The Benefits

The unique way in which the payment facilitator model operates offers certain benefits that make it attractive to both facilitators and merchants, including additional control, potentially higher margins, a faster, more frictionless customer experience, and more.  

Benefits to Payment Facilitators

On the payment facilitator side, the benefits over the ISO model are almost entirely a question of control. ISOs have little to no control over which merchants their processing partners accept; payment facilitators have effectively total control over which merchants they work with. That opens up a potentially larger pool of clients and, in turn, a potentially larger source of revenue. Payment facilitators also have more control over pricing and how they bill their sub-merchants. As a result, there is the potential to be more lucrative than the ISO model – keeping in mind that it comes with more risk as well. 

Benefits to Merchants

On the merchant side, the benefits of working with a payment facilitator over an ISO are a faster onboarding process and – potentially – greater access to processing services. Merchants signing up with payment facilitators generally go through a fully automated and less exhaustive underwriting process upfront than would be required for a merchant account application through an ISO. As a result, the signup process is often easier, and the time-to-processing can be significantly faster. Merchants with less business history or little to no formal documentation may also find that processing as a payment facilitator’s sub-merchant is an option while acceptance for their own merchant account isn’t. Both also represent benefits to payment facilitators themselves, as the more streamlined signup process can be an extremely attractive selling point during merchant recruiting.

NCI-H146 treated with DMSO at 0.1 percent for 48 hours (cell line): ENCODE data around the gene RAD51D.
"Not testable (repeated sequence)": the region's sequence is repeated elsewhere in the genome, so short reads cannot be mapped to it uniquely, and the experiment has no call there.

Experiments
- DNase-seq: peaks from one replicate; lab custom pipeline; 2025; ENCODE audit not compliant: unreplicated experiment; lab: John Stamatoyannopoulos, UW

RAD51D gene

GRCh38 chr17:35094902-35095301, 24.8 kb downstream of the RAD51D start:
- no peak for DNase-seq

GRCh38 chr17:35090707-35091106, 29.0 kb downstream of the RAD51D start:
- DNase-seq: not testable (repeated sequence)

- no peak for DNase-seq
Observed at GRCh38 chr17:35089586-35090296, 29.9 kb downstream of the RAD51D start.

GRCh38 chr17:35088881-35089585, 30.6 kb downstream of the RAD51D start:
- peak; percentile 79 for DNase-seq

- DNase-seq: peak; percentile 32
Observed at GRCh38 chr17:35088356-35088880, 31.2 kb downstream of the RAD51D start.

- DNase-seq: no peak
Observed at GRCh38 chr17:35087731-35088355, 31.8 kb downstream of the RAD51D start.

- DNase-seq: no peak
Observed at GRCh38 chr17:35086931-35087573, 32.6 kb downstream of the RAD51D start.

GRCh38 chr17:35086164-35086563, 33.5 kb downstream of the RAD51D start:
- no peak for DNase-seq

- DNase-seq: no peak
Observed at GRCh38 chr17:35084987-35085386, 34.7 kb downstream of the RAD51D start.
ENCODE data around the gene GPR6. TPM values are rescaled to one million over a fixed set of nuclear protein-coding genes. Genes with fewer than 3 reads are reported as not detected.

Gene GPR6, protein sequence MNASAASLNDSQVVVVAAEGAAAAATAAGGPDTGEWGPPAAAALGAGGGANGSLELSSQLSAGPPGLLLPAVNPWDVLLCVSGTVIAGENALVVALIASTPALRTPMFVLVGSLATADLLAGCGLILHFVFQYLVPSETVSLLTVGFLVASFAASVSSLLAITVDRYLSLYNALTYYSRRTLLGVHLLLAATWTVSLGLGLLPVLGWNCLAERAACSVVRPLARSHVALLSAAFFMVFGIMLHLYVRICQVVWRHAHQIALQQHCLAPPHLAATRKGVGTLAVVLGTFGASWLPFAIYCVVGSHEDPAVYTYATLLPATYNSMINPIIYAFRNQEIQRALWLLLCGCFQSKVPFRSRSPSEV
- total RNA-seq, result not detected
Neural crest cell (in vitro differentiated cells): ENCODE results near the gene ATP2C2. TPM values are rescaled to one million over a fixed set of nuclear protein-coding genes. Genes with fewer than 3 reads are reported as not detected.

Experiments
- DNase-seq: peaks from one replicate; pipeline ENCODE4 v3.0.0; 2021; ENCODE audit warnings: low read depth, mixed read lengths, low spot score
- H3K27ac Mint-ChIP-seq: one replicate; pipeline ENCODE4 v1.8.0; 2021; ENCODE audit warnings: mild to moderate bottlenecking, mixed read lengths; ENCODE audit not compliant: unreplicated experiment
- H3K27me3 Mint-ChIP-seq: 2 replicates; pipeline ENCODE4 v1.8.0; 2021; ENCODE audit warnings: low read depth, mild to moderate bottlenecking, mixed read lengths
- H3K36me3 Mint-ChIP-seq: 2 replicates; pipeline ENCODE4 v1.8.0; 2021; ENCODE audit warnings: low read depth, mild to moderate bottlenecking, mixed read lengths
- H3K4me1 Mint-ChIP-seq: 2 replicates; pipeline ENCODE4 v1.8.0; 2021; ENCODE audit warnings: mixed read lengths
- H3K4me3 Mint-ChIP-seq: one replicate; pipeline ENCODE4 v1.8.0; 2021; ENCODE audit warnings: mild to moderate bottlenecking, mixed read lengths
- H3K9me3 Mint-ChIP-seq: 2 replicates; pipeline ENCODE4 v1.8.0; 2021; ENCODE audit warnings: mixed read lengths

Payment Facilitators and Customer Resource Management

Much like their ISO cousins, payment facilitators operate in a fiercely competitive environment where generating an advantage as quickly and sustainably as possible is key to long-term success. Many payment facilitators turn to customer resource management software to carve out that edge over the competition. 

A good ISO offers payment facilitators organization-wide benefits, including:

  • Advanced lead collection and management to keep the top of the sales funnel full and turn more interested merchants into long-term clients. 
  • In-depth unified reporting on everything from portfolio growth and composition, to merchant performance, to monthly residuals, and beyond.
  • Service and support tools to ensure elevated service delivery, strong relationships, and happy, loyal merchants.
  • Integrated communications, scheduling, and marketing tools to allow staff at all levels to centralize their work, minimize platform-juggling, save time, and maximize productivity.

…and much more.


IRIS CRM is the payments industry’s most advanced customer resource management platform, offering ISOs and payment facilitators the tools they need to make merchant acquisition faster and more effective, residuals management easier, and all aspects of an organization more productive. 

To find out more about how customer resource management software can help your company supercharge portfolio growth, maximize residuals, and save time, schedule a free guided demonstration of IRIS CRM today.